So he hooked up a pair of Dahlquist DQ-10s and put Sinatra at the Sands on. I was amazed at how the sound just floated in the room, free from the speakers, presenting an image that was as wide and deep as the showroom we were in. That speaker may have many flaws, but boxiness is definitely not one of them.

TRACK LISTING

Side One

Come Fly With Me 
I’ve Got a Crush on You 
I’ve Got You Under My Skin 
The Shadow of Your Smile 
Street of Dreams 
One for My Baby (And One More for the…

Side Two

Fly Me to the Moon

One of the best tracks on the album. It can have SUPERB sound!

One O’Clock Jump 
The Tea Break 
You Make Me Feel So Young

Side Three

All of Me 
The September of My Years

Another high point and one of the best reasons to own this album. This is a much better performance than the famous studio version which was such a big hit in its day.

Luck Be a Lady 
Get Me to the Church on Time 
It Was a Very Good Year 
Don’t Worry ‘Bout Me 
Makin’ Whoopee

Side Four

Where or When 
Angel Eyes 
My Kind of Town 
A Few Last Words 
My Kind of Town (Reprise)

AMG Rave Review

In many ways, Sinatra at the Sands is the definitive portrait of Frank Sinatra in the ’60s. Recorded in April of 1966, At the Sands is the first commercially released live Frank Sinatra album, recorded at a relaxed Las Vegas club show. For these dates at the Sands, Sinatra worked with Count Basie and his orchestra, which was conducted by Quincy Jones.

Like any of his concerts, the material was fairly predictable, with his standard show numbers punctuated by some nice surprises. Throughout the show, Sinatra is in fine voice, turning in a particularly affecting version of “Angel Eyes.” He is also in fine humor, constantly joking with the audience and the band, as well as delivering an entertaining, if rambling, monologue halfway through the album. Some of the humor has dated poorly, appearing insensitive, but that sentiment cannot be applied to the music.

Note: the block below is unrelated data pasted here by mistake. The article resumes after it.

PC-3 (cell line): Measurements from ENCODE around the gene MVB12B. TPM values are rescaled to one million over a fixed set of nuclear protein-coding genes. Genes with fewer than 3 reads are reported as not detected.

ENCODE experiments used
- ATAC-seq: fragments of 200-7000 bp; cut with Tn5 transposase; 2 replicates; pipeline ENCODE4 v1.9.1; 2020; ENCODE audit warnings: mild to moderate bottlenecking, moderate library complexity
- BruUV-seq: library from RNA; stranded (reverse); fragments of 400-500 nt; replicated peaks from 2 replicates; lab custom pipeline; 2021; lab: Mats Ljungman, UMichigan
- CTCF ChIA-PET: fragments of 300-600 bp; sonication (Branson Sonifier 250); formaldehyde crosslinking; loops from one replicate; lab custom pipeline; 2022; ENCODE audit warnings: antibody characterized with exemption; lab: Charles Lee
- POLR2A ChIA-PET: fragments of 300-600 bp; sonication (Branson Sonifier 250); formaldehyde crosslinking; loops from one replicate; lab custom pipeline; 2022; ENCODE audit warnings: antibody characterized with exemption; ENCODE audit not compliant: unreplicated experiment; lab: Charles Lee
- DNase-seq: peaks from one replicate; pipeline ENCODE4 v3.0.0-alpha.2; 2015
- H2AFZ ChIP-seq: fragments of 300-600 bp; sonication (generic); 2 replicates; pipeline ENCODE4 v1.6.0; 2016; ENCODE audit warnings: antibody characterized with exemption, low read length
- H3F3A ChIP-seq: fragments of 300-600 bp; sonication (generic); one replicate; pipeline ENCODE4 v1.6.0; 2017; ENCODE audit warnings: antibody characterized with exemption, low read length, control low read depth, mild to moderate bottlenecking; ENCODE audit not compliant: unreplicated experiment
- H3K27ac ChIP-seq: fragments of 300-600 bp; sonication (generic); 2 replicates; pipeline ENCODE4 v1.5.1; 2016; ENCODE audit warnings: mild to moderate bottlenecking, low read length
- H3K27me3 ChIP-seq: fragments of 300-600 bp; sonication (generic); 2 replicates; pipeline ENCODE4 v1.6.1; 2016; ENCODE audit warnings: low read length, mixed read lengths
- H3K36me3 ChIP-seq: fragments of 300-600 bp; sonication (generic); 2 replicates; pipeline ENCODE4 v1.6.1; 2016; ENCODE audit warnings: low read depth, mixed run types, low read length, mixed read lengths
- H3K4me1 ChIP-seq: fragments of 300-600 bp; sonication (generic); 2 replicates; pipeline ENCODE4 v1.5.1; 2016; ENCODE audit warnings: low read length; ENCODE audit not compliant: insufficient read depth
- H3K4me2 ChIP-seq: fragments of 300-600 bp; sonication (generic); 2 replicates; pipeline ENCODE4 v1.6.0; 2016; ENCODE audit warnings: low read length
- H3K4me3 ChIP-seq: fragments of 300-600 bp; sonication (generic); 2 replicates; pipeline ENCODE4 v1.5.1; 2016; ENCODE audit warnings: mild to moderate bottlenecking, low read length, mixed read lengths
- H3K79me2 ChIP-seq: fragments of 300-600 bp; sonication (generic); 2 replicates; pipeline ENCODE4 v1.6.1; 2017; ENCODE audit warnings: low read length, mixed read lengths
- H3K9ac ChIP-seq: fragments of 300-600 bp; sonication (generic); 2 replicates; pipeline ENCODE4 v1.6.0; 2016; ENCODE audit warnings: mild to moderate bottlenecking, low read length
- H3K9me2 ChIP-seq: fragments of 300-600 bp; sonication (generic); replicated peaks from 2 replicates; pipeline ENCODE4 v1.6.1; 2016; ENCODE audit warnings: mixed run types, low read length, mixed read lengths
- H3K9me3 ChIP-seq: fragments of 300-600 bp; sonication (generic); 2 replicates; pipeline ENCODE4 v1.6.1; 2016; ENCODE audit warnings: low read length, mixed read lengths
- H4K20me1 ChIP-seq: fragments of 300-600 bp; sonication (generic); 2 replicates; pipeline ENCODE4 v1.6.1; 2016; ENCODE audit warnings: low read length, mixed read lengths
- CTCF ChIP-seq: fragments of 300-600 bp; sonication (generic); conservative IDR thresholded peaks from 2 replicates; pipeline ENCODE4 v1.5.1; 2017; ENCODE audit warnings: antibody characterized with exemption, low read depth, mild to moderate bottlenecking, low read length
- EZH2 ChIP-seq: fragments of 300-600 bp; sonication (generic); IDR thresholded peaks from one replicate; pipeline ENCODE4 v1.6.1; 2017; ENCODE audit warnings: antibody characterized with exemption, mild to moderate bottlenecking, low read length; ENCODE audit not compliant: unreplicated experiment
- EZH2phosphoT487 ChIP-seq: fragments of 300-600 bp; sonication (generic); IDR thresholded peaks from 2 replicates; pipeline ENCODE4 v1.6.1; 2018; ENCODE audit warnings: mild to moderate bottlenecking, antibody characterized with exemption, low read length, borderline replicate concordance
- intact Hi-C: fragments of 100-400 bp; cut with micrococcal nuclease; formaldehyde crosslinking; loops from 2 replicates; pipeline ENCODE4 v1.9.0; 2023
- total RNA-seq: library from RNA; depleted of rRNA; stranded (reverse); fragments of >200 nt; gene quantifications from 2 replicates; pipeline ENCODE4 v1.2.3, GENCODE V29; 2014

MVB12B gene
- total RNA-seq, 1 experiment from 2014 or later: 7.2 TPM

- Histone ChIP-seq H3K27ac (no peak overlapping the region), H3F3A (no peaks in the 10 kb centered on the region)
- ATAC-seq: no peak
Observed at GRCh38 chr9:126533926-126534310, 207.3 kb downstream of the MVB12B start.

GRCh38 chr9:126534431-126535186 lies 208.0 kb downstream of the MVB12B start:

Basie and the orchestra are swinging and dynamic, inspiring a textured, dramatic, and thoroughly enjoyable performance from Sinatra.

The Rolling Stones – Stripped – Bad on CD, Killer on Vinyl

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The best record The Rolling Stones made in the last 20 years! Superb sound. Highly recommended.  The CD sucks and the vinyl is rare and pricey but worth every penny.

  • A superb copy with solid Double Plus (A++) sound or BETTER from start to finish – exceptionally quiet vinyl throughout too
  • Imported pressings such as this one are hard to come by, not to mention highly collectible, which explains why they run about a hundred bucks and up online
  • “The project was an extension of acoustic sets the group introduced on the Voodoo Lounge tour. The concept offered an invigorating opportunity to dust off some rough gems from the past that no longer felt at home on sloping stadium stages.”
  • “… they all went out and cut not merely another unplugged recap, but a live album that reprises their classic material and groove in an honorably autumnal spirit — an album that might tell you something a decade from now. Muddy Waters would be proud.” – Robert Christgau, A-

By 1995 records like this were only released on import vinyl and typically went out of print soon after they began their descent down the pop charts. I used to review them and sell the better sounding ones back in the day. Supplies were extremely limited and unpredictable – these small pressing run ’90s albums went out of print without warning and almost never came back. Once they were gone they were rarely ever reissued, although Simply Vinyl took a crack at filling that gap, with mixed results as I’m sure you know.

All of those factors conspire to make the cost of acquiring the mintiest pressings from overseas fairly high, and of course this is the main reason you have never seen the album on our site before. Be that as it may, we have this copy available and it is not only wonderful sounding but the music is every bit as good as I remember it.

You may remember that a controversy raged in the audiophile press at the time about how awful the CD sounded compared to the vinyl.  Turns out they had mastered the CD using some bad equipment, or a bad transfer of the tape, or some other such foolishness, and the result was that only us dinosaurs who had kept our turntables into the ’90s could actually stand to listen to the album. (more…)

Neil Diamond – Hot August Night

More Neil Diamond

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A distinguished member of the Better Records Rock and Pop Hall of Fame.

Our two White Hot sides here are bigger, richer, clearer, livelier and more tonally correct than the two others — two others which are guaranteed to be bigger, richer, clearer, etc. than any sides of any copy you own or even any copy you have ever heard .

In fact, the sound here presents a textbook case of just what the basic elements we listen for would be, for Hot August Night as well as practically any other Classic Live Rock Album we might be playing. As we’ve said for years, none of this rocket science. It all boils down to critical listening to lots of copies played on top quality equipment — no more, no less.